Historical emissions excl. LULUCF for the period 1990–2021 are taken from PRIMAP (Gütschow et al., 2022). LULUCF emissions for the years 1994, 2000, 2005 and 2014 are taken from the UNFCCC GHG Inventory database (UNFCCC, n.d.).
There are significant uncertainties when it comes to historical, energy-related CO2 emissions, with estimates from different sources varying significantly. We compared data reported by PRIMAP (Gütschow et al., 2022), the IEA (IEA, 2021b) and BP (BP, 2022)for energy-related CO2 emissions in the UAE in the period 2010 and 2019, and found an average difference of 60% between the lowest and highest reported values, with years where differences are above 90%. For example, in 2019 the lowest estimate (PRIMAP) reported 141 MtCO2 while the highest (BP) reported 270 MtCO2 for energy-related CO2. Due to the lack of up-to-date official data, and the large discrepancies found between different sources, there is a significant uncertainty surrounding the UAE’s actual energy-related CO2 emission levels. This is also in turn the UAE’s single largest emission source, accounting for 64% of the total (excl. LULUCF) in 2021.
The absolute emissions level incl. LULUCF of both the business-as-usual scenario and the NDC target are taken directly from the NDC document.
The target in the UAE’s 2022 NDC includes LULUCF emissions. To estimate the emissions level resulting from the target excluding LULUCF, we assume LULUCF emissions remain constant from the last available data point (2014) until 2030 and exclude these emissions from the baseline and the target.
Global Warming Potential (GWP) values
The UAE’s 2022 NDC specifies that its currently uses AR4 both for the BAU scenario and the NDC target, and that the previous NDC used GWPs from the IPCC’s Second Assessment Report (SAR). For the previous NDC, we converted the 2030 BAU value from SAR to AR4 using a conversion factor for the last available data point (2014).
Current policy projections
There are no up to date emissions projections for the UAE. For our current policy projections, we estimate the impacts of the 2050 Energy Strategy on emissions with a range to reflect for uncertainties around the efficiency target and the development of coal.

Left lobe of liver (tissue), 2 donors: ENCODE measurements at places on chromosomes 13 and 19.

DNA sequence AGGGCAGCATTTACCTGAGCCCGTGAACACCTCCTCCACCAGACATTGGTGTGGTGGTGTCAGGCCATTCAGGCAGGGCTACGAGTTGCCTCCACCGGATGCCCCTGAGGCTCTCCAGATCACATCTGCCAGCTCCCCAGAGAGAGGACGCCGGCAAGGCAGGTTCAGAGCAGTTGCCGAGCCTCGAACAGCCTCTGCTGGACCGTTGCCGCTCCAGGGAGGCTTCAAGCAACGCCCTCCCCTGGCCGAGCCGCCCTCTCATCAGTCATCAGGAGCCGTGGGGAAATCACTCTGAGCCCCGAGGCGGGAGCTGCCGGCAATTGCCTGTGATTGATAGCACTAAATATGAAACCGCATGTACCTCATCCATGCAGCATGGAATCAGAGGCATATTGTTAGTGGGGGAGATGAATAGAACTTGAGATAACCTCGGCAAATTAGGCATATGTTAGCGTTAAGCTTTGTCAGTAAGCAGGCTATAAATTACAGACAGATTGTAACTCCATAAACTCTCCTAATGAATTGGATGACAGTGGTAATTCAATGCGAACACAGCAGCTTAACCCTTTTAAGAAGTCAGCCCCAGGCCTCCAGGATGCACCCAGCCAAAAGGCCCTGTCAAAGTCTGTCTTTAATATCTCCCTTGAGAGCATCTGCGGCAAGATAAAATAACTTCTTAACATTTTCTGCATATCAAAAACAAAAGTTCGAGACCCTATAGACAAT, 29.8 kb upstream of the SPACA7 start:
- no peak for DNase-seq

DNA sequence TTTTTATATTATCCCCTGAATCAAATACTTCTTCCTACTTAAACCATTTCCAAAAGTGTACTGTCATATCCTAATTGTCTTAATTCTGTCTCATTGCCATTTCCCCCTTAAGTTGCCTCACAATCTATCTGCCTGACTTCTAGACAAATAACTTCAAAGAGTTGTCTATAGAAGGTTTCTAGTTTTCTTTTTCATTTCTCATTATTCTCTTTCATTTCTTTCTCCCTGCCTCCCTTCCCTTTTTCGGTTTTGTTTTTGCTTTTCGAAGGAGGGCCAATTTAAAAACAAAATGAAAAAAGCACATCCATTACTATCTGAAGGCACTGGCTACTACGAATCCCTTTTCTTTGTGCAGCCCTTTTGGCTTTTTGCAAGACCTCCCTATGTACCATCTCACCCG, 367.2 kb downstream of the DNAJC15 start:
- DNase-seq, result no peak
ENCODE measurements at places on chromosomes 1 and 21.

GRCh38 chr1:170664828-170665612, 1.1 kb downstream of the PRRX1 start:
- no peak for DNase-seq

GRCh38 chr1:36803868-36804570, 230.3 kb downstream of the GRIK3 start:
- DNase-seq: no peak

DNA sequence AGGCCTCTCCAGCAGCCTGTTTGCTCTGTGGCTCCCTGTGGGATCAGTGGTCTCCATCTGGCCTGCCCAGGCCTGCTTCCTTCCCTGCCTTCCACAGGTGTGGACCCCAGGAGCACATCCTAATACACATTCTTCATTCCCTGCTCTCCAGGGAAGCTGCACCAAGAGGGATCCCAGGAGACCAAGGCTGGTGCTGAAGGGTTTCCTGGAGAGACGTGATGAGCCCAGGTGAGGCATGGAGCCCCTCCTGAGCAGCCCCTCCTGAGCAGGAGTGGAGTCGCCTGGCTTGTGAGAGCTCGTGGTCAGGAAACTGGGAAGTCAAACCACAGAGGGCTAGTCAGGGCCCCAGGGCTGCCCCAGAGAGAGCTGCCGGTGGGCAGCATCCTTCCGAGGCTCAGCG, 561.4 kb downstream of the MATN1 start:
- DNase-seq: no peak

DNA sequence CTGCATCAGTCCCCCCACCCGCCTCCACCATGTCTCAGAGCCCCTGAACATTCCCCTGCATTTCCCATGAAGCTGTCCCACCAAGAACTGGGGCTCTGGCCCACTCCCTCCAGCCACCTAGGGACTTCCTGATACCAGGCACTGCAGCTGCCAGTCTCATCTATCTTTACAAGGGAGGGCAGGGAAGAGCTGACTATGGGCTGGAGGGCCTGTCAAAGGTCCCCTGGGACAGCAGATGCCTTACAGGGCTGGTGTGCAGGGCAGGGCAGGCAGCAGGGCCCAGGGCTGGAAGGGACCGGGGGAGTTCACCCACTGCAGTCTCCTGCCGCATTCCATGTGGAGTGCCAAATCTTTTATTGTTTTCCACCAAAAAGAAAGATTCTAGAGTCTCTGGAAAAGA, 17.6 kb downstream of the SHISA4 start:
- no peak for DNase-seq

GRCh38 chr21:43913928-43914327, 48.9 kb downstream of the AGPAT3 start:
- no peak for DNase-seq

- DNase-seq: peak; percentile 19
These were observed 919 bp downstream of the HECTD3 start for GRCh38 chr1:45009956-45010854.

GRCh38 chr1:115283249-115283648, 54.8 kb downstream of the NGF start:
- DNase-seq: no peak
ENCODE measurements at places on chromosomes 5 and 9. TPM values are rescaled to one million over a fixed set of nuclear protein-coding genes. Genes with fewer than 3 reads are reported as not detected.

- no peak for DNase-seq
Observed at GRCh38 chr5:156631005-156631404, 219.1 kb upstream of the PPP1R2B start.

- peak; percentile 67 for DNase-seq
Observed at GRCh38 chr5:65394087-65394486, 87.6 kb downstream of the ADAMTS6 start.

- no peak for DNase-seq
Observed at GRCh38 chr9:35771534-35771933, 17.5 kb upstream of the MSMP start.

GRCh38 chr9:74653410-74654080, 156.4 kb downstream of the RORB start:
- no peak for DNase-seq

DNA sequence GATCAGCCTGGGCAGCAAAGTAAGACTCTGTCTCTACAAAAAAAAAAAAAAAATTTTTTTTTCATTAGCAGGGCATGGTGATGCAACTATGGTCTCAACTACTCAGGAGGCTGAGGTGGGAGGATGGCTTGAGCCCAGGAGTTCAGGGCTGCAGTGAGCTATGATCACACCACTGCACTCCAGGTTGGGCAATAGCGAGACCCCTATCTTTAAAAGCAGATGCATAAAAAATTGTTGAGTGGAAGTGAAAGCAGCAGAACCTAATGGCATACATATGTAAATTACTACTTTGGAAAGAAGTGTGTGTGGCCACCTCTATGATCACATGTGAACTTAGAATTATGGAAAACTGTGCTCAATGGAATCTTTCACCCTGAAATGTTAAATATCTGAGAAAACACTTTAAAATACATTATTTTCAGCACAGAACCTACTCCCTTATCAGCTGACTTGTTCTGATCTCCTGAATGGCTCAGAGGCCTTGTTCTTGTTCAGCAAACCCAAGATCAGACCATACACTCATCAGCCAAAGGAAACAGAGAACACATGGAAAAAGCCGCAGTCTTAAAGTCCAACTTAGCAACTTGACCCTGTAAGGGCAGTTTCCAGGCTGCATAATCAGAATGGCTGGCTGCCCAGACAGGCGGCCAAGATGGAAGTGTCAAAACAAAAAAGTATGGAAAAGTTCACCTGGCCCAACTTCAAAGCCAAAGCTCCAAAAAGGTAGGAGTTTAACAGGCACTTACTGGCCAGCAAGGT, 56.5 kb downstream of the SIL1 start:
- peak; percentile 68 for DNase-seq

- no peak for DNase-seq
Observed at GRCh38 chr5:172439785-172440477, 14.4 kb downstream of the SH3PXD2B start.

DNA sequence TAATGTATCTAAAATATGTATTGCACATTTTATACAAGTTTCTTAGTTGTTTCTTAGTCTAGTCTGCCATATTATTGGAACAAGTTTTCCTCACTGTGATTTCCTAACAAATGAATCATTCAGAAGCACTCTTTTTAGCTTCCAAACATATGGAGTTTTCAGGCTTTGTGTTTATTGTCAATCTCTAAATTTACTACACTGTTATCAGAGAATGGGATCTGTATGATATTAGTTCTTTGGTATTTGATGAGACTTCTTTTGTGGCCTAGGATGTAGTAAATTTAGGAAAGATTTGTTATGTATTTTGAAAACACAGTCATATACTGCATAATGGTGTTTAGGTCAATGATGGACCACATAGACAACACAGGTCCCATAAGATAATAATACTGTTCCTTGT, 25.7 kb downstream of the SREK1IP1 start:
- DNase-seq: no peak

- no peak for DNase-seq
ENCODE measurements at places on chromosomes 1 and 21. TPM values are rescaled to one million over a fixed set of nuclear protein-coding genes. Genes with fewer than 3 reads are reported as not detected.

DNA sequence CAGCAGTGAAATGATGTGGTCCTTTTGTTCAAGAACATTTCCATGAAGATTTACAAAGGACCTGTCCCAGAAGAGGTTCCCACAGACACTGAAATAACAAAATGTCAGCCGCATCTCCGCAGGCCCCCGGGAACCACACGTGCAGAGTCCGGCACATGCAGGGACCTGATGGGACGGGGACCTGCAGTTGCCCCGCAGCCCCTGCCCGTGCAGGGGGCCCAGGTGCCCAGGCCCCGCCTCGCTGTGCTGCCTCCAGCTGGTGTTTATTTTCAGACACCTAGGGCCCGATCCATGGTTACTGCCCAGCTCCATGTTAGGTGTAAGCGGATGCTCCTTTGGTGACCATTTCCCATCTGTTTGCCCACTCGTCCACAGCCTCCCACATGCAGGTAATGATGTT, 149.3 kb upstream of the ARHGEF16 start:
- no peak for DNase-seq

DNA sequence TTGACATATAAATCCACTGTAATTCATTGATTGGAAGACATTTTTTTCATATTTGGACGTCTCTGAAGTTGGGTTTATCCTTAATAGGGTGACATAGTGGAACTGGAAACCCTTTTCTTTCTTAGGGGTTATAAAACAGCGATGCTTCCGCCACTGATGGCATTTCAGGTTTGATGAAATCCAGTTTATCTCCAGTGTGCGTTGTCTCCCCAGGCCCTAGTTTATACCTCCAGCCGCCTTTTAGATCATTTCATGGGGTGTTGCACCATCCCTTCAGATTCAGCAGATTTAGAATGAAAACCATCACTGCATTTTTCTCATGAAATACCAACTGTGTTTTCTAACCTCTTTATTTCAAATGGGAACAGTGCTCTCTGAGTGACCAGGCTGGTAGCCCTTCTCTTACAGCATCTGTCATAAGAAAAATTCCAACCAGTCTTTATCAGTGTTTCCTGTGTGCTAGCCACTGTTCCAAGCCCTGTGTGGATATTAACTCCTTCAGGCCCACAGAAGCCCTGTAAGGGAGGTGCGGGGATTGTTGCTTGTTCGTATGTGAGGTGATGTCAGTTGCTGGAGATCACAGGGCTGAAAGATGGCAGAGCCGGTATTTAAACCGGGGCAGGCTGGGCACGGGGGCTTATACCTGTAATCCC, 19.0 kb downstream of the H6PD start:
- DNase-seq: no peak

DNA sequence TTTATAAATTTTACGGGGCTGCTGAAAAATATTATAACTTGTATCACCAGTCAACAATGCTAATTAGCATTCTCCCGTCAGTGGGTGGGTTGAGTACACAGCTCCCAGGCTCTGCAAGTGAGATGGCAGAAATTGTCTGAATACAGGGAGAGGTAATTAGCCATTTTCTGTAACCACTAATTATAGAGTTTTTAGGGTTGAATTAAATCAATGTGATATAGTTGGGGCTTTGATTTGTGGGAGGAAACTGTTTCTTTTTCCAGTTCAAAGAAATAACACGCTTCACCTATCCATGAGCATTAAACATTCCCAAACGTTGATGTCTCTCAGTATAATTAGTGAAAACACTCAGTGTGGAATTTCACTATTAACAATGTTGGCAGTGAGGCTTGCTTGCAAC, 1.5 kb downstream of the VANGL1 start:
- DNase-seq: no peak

We use IRENA’s Renewable Energy Prospects report as our basis for energy-related CO2 emissions and calculate the difference in emissions that would result from the 2050 Energy Strategy.
The upper end of our range reflects the installed capacity targets in the 2050 Energy Strategy (interpolated to 2030), without calculating the impacts of energy efficiency measures. The lower end of the projections includes both the installed capacity and efficiency targets. It also assumes that current coal capacity is phased out, no further capacity is added until 2030, and it if fully replaced by fossil gas capacity additions.
For CO2 process emissions (from industry), we continue a linear trend based on total industrial process emissions from the years 2010–2021 until 2030 (PRIMAP citation). For non-CO2 emissions, we apply the growth rate from the Global Anthropogenic Non-CO2 Greenhouse Gas Emissions: 1990–2030 to PRIMAP historical data (US EPA, 2019).
We use the following data sources in our estimates:
- Energy-related CO2 from fuel combustion: “Renewable Energy Prospects – United Arab Emirates” (Masdar Institute/IRENA, 2015)
- CO2 process emissions (from industry): Own assumption to continue linear trend based on total industrial process emissions from the years 2010–2021 until 2030.
- Non-CO2 emissions: Global Anthropogenic Non-CO2 Greenhouse Gas Emissions: 1990–2030 (US EPA, 2019)
- Historical installed capacity data: IRENA capacity and generation statistics 2022 (IRENA, 2022)
- Historical electricity generation data: IEA World Energy Balances 2022 (IEA, 2022)
Historical emissions factors: IEA Emissions Factors 2021 (IEA, 2021a).
Global Warming Potentials values
The CAT uses Global Warming Potential (GWP) values from the IPCC's Fourth Assessment Report (AR4) for all its figures and time series.